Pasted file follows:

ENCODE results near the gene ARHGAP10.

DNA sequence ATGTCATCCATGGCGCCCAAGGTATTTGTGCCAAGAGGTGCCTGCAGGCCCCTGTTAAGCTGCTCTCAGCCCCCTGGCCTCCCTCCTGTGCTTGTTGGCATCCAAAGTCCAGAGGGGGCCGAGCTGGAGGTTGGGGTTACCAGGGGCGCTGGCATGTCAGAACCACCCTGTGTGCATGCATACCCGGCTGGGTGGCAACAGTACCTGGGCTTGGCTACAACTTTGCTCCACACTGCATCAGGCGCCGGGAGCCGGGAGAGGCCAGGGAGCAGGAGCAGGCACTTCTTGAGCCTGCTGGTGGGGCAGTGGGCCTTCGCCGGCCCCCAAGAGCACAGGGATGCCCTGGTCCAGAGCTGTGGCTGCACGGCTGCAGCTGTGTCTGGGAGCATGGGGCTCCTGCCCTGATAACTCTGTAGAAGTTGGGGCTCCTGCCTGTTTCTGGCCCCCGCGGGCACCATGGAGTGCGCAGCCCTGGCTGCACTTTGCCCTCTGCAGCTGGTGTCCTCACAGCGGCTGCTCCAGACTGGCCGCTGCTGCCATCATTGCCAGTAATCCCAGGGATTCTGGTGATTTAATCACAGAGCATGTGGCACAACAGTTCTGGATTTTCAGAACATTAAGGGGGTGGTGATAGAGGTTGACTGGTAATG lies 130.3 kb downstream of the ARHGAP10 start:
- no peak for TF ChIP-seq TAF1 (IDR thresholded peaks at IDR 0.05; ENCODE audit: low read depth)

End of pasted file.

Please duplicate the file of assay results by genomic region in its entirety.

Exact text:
ENCODE results near the gene ARHGAP10.

DNA sequence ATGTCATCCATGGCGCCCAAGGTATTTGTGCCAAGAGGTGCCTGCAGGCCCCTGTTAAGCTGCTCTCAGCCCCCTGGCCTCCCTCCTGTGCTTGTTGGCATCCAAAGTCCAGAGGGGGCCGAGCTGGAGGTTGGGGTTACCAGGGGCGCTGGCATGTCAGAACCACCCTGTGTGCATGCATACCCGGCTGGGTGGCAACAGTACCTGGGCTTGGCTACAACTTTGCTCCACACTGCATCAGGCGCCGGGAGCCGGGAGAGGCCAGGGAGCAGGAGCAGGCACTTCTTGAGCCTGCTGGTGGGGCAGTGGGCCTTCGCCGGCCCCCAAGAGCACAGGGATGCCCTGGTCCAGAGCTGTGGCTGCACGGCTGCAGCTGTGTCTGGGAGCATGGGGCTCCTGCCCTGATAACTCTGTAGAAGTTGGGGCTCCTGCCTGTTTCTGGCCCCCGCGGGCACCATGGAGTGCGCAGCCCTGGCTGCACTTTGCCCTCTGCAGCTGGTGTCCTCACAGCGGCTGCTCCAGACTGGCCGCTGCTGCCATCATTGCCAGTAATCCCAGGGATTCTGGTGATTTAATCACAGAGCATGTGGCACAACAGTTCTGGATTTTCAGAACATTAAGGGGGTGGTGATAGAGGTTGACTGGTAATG lies 130.3 kb downstream of the ARHGAP10 start:
- no peak for TF ChIP-seq TAF1 (IDR thresholded peaks at IDR 0.05; ENCODE audit: low read depth)